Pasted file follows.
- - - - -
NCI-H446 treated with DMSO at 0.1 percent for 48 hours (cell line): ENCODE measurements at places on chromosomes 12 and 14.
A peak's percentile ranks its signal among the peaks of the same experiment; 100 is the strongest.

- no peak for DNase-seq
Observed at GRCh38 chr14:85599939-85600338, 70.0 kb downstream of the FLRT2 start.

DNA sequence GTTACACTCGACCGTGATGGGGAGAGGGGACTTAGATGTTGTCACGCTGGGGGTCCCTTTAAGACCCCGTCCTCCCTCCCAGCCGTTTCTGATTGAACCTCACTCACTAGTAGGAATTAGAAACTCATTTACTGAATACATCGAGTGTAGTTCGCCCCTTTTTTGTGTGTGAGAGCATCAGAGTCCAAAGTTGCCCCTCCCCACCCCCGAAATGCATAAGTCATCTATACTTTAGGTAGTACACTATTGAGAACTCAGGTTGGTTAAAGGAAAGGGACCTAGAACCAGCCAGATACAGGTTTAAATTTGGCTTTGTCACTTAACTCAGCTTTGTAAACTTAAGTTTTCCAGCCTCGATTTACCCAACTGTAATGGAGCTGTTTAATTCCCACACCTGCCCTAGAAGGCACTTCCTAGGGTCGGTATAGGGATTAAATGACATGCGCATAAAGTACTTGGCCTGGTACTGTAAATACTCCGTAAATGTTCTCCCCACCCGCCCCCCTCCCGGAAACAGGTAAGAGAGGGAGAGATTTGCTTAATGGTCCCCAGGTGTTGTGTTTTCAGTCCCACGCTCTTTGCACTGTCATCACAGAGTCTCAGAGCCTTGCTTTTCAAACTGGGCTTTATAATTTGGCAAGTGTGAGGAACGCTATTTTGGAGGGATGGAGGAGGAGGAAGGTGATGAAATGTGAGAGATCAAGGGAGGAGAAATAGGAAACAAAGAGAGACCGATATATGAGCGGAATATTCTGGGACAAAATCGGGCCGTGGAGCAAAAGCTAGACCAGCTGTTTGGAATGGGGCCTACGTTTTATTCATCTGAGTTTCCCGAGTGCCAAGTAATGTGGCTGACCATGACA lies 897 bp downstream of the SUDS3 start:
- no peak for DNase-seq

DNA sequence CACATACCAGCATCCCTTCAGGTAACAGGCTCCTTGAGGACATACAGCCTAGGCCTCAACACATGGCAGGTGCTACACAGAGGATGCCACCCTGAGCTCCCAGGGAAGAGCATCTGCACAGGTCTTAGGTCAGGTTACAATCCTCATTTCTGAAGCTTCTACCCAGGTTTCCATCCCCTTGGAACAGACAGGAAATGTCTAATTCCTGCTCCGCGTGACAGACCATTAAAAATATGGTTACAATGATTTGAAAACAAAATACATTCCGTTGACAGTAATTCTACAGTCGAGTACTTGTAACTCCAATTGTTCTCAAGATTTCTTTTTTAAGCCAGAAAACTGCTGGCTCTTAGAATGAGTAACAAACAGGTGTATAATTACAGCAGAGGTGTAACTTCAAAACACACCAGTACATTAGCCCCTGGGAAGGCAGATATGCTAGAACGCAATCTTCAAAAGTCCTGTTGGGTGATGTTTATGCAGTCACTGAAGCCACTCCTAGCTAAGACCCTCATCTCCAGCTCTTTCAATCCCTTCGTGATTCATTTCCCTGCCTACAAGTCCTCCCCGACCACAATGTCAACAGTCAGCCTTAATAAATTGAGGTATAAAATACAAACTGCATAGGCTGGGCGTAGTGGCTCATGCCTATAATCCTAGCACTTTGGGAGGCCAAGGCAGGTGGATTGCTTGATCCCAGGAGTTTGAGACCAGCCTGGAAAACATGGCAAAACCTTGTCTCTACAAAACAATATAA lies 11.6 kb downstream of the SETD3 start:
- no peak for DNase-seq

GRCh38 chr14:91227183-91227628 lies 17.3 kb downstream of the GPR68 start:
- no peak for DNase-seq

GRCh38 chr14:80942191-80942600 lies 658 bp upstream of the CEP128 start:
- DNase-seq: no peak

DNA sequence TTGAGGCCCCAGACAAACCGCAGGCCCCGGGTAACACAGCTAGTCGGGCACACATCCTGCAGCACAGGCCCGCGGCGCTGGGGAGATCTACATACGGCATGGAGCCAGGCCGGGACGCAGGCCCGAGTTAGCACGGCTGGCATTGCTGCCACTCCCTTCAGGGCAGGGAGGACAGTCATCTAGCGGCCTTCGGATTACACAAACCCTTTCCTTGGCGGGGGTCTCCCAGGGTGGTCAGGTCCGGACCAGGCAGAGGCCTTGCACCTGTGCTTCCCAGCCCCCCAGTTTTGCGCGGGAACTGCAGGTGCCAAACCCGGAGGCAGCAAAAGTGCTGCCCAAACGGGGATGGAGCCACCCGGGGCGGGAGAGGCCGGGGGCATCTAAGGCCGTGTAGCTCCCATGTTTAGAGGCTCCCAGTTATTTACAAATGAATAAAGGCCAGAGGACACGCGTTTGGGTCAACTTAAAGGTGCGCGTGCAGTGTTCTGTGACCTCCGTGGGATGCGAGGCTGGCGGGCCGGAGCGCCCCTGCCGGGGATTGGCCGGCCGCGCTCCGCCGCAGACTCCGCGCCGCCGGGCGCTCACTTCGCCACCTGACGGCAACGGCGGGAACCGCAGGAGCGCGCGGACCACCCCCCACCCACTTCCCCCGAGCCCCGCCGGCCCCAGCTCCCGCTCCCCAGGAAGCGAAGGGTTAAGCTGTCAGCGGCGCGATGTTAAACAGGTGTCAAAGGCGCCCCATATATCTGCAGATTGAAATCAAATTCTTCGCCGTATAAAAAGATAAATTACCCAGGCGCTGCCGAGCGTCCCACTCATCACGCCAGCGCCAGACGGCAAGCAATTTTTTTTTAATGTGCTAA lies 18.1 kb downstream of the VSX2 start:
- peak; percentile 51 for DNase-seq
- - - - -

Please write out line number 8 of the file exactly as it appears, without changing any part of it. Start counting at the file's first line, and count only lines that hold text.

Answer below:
- no peak for DNase-seq